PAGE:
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Post-military Mental Health: A self-help guide for veterans and their families

Alan Barrett

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Prose: non-fiction, Health psychology, Clinical psychology, Self-help & personal development

This addition to the Overcoming series is aimed at military veterans, their families (who are often primary care givers), and accredited therapists who may be less familiar with issues particular to this client group. This text will help the reader understand what they can be doing to help themselves when faced with common difficulties or issues related to being a military veteran.

With over 5.5 million military veterans of the British Armed Forces, and double that figure of partners and dependents, the military veteran community is very large. From the 2010 'fighting fit' report authored by Andrew Murrison on behalf of the government, to the 2011 Armed Forces Community Covenant, the mental health needs of military veterans has been recognised as requiring more than is routinely available. With numbers experiencing psychological difficulties being at least as frequent as those in the general population, the numbers are high. Research consistently shows how for certain sub groups, such as 'early service leavers' and those deployed in combat roles, rates of poor mental health significantly increases.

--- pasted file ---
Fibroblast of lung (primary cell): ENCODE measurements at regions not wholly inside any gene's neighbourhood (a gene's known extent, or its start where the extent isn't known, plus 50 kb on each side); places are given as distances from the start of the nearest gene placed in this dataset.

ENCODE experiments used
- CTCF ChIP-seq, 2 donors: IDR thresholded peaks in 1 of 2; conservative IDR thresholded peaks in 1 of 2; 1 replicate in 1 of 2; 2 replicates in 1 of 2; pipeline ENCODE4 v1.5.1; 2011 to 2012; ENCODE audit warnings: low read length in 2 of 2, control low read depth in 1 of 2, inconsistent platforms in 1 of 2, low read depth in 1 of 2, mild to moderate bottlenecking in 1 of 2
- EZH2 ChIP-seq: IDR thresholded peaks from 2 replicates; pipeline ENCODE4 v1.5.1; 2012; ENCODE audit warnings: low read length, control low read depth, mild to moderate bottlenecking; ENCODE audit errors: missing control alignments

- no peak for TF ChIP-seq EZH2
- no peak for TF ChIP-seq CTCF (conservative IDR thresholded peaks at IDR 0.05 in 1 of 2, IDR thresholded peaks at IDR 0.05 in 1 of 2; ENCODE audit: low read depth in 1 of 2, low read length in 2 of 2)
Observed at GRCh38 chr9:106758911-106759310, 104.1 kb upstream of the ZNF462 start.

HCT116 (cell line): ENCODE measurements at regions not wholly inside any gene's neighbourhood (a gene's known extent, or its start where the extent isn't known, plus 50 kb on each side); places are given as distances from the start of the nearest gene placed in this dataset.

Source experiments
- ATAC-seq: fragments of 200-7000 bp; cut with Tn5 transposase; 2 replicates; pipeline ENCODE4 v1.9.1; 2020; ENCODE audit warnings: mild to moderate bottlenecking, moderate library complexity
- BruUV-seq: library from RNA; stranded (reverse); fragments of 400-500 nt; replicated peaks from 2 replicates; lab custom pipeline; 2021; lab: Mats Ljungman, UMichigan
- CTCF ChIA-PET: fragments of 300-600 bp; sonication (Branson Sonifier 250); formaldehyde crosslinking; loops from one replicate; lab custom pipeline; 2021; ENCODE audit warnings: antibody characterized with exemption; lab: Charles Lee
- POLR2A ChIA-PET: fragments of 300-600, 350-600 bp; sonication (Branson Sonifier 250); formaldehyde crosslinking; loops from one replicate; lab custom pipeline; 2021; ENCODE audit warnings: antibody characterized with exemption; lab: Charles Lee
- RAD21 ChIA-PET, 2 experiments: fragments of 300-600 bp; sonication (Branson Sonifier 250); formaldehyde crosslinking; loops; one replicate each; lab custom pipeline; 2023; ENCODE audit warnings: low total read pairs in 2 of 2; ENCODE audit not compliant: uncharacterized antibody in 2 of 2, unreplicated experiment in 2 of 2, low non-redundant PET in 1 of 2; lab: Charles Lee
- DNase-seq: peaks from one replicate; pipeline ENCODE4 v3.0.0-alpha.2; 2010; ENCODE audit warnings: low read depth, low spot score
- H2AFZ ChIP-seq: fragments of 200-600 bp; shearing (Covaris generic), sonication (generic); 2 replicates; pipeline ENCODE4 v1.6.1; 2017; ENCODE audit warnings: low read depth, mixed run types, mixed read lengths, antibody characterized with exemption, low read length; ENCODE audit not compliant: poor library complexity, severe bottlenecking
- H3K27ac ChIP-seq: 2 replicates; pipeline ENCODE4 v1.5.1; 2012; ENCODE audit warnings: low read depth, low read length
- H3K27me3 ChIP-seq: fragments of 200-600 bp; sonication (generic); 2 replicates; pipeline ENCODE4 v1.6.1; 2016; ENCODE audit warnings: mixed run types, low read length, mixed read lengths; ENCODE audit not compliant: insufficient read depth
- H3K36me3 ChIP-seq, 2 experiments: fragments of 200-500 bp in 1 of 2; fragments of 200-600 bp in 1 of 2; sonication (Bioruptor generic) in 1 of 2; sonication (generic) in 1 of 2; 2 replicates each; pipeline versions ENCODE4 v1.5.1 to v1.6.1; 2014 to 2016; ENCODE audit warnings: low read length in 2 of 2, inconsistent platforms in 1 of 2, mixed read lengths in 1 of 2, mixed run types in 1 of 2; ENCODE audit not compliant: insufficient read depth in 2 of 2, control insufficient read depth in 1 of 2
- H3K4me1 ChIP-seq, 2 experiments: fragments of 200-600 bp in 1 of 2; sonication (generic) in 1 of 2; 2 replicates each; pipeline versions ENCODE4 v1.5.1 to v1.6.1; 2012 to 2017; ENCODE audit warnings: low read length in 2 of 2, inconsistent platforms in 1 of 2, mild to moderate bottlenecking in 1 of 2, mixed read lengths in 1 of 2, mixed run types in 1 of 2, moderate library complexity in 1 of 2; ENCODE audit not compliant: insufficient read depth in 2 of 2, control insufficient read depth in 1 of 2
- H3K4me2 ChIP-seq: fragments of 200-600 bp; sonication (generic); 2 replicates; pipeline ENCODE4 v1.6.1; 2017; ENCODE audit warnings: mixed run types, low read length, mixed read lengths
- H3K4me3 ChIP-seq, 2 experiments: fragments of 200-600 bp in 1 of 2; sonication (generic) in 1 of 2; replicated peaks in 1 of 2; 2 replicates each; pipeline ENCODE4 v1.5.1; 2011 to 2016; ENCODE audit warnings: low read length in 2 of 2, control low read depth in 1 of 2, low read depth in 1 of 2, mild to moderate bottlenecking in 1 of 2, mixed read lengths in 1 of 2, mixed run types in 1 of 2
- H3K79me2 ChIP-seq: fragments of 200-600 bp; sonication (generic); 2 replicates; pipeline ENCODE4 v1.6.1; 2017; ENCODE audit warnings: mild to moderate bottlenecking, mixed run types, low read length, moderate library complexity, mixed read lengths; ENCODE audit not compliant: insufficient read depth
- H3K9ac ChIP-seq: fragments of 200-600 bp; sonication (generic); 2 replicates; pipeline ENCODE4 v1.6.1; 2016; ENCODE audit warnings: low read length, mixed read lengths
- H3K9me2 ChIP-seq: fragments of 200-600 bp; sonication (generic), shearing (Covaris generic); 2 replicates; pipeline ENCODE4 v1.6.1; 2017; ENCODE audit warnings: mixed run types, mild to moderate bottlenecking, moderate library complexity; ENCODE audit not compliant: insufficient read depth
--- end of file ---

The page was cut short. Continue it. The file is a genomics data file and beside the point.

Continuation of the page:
There are in excess of 2000 charities and third sector organisations in the UK that offer support to this population. In addition to the NHS (for mental and physical health), and the voluntary sector, military veterans pose particular issues to the local authorities, social services, housing, drug and alcohol services, and the criminal justice system. Veterans often avoid treatment and support they would benefit from, due to various issues of stigma, shame and guilt.

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